We live in a society dominated by media technology polarizing news outlets feed us biased sludge. Social media has us checking our phones during every conversation pause. We place bigger value on an Instagram post with an “I voted” sticker than on the vote itself. “Politically correct” activists set arbitrary standards for what we can and can’t say.
We use language to express our opinions about the world around us, and an incredibly powerful tool in our arsenal is comedy. Comedy serves as a lighthearted way to point out what bothers us.
Unfortunately, when people are actively looking for things to get offended by, comedy suffers. Everyone has a different limit of what’s considered “too far” or untouchable in comedy, so we’re forced to play it safe or fall prey to a horde of ravenous sensitive snowflakes.
Of course, humor is subjective. Surely, there are people who enjoy actor Seth Rogen’s plethora of identical films filled to the brim with weed, crude jokes and childish adults. If you look hard enough, you might even find a fan of actress Amy Schumer’s likewise crude and childish jokes.
We’re allowed crude humor these days, but it’s all harmless. It’s allowed because it doesn’t mean anything and it doesn’t make anyone think. We pretend to be well-adjusted by weathering lewd jokes, but we fall apart at the comedic suggestion of a real issue. The way we’ve redefined “safe” lets us believe we’re not as sensitive and thin-skinned as we really are.
The king of edgy humor in the 21st century is one we’re all familiar with. A meme is a joke formatted to be easily transformed and spread around. As such, there is no one meme, you simply know one when you see it.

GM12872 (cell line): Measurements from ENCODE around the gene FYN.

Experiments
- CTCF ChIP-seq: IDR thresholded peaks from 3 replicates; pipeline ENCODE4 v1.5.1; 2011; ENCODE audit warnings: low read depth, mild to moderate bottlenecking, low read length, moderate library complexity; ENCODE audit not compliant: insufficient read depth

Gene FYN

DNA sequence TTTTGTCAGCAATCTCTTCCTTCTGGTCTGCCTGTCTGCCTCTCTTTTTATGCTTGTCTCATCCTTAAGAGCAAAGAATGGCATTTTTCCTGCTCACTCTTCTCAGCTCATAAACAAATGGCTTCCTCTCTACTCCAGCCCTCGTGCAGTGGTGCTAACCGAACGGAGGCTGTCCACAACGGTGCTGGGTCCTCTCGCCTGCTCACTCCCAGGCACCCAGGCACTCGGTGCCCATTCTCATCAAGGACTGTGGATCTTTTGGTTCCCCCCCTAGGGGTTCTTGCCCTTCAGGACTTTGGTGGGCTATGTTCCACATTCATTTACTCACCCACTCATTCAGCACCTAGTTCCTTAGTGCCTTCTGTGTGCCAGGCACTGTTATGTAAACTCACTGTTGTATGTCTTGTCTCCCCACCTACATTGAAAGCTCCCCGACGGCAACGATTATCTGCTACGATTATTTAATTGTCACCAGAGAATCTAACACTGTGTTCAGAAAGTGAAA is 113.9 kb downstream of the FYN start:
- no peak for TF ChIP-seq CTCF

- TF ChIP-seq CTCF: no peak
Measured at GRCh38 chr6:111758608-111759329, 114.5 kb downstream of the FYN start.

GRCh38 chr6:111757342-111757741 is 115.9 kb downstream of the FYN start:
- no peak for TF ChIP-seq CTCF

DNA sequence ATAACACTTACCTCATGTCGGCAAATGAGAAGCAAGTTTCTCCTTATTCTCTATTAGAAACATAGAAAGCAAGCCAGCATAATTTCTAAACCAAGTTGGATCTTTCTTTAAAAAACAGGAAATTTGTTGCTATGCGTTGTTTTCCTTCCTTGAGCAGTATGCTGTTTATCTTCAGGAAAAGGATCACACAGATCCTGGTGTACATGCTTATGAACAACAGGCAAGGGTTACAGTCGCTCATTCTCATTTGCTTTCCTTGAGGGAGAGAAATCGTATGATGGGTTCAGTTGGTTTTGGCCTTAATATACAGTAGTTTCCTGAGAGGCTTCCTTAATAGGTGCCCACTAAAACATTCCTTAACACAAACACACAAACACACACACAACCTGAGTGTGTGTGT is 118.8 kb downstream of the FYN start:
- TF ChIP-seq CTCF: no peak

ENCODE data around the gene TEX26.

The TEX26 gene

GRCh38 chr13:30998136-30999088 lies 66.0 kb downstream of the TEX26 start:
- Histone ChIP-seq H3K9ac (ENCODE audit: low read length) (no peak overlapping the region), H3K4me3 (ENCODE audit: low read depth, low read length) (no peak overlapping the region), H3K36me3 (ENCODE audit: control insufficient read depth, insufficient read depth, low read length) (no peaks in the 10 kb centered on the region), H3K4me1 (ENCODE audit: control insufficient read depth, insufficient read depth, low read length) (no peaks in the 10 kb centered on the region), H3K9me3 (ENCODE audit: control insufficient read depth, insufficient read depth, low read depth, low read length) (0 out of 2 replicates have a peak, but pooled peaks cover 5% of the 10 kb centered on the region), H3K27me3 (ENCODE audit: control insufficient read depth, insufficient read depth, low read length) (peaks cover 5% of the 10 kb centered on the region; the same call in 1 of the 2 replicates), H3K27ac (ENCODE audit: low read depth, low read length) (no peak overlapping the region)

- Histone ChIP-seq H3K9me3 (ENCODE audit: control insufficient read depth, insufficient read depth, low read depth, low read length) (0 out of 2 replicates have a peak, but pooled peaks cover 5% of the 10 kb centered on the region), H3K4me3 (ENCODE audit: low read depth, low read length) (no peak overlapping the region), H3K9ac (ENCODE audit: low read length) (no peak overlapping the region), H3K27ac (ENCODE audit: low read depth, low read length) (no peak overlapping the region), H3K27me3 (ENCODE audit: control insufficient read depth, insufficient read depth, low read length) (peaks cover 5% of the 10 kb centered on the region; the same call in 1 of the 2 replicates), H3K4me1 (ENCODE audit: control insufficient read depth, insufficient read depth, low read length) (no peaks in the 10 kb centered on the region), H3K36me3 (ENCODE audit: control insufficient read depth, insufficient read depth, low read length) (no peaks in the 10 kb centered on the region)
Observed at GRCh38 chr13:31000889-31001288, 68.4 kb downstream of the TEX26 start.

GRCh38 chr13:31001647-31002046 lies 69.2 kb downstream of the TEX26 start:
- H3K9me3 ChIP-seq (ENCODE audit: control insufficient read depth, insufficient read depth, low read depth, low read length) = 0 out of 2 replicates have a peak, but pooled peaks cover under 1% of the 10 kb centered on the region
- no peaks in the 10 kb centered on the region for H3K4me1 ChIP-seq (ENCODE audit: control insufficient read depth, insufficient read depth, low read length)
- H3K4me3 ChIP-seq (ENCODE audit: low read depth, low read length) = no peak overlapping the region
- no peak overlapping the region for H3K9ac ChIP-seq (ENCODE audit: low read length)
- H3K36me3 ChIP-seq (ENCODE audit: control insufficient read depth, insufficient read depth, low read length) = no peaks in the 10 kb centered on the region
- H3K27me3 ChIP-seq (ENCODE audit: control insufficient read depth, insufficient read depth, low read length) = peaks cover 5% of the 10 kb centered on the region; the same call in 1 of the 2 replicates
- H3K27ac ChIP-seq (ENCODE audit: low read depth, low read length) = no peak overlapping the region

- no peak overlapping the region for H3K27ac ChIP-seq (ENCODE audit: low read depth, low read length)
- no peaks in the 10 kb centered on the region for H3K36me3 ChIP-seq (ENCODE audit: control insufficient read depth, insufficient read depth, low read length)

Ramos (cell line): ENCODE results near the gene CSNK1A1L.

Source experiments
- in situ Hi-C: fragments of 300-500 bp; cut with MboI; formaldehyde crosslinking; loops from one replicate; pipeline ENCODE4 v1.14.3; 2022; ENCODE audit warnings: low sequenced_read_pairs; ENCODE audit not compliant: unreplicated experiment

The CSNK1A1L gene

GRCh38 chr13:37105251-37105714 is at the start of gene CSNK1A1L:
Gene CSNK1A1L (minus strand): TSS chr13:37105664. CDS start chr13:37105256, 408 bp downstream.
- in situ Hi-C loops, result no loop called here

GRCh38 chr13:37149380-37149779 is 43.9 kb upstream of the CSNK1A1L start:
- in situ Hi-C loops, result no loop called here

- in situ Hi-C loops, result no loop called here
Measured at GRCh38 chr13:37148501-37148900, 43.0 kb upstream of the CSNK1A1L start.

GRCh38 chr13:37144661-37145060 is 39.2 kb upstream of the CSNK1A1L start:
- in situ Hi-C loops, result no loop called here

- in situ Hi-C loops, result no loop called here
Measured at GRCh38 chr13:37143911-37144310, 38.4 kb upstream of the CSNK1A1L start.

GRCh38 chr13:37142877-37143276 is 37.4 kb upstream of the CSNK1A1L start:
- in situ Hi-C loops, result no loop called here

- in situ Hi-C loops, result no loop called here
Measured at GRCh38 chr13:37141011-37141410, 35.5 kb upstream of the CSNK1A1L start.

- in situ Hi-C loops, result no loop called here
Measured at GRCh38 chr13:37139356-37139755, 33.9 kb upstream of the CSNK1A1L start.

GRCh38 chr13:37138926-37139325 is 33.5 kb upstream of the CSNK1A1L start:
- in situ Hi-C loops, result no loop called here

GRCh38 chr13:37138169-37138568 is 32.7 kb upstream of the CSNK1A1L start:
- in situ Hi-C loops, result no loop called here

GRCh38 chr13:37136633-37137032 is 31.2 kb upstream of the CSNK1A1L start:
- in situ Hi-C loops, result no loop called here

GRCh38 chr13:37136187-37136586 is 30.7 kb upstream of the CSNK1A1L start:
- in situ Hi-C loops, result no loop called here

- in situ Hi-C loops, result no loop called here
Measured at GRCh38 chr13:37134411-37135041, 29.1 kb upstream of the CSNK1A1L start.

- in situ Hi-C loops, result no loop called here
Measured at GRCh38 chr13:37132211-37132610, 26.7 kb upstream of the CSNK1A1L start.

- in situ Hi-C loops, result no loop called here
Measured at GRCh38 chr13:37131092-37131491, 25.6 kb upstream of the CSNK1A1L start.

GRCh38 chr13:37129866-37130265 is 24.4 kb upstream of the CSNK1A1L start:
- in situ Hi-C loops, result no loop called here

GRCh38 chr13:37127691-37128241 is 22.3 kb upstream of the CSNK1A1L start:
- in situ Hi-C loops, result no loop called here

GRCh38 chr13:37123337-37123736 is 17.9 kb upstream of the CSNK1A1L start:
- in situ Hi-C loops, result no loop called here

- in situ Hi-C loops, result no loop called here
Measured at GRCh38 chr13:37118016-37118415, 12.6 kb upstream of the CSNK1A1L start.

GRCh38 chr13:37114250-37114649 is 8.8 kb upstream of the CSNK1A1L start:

And you will see it. Over and over again, the same meme or variations of the same one will pop up every time you open social media. The jokes are so safe and predictable as to have a sort of schedule. Several Facebook pages take advantage of the “meme of the month,” as memes usually see widespread popularity during only one month.
Some memes are funny, true. Some are subversive and break the PC mold around them, and some are utterly creative. But creativity is still an issue; memes are rarely original, but even when they are, the legions of consumers who recite them nonstop are not. Reciting a meme is like listening to someone make a funny joke quietly and repeating it louder, drinking in the adulation from someone else’s work. It’s an unnecessary inflation of one’s own ego resulting from a lack of creativity or work. If reciting a joke you’ve heard elsewhere and claiming it as your own garners approval from peers, why not do it?
What’s worse is the recipients of the joke know it’s coming. Memes are so widespread it’s reasonable to assume they know the joke they’re being told and have been told a thousand times. So, why are they laughing?
Perhaps we laugh because it’s easy, it’s safe and we won’t get in trouble for it. Even enjoying a clever but insensitive joke will win you some disapproval, but chuck- ling over the same meme everyone else is enjoying is a bit of stability in the hectic time we live in.
We’ve always used language to comment on our surroundings. Be it sardonic essays, symbolic novels, biting music or critical comedy shows, we can’t help but express our thoughts. In a time where so many fear the government suppressing what we can say, we ourselves have become the ones who suppress language.
As bleak as it can sound, it’s not too late. As long as we have the freedom to use language any way we choose, we still have time to correct our situation. The next time you hear a joke and are offended, I urge you to take a step back and ask why you’re offended. You might find it’s just because someone said you should be.
Kyle Richoux is a 20-year-old sociology junior from LaPlace, Louisiana.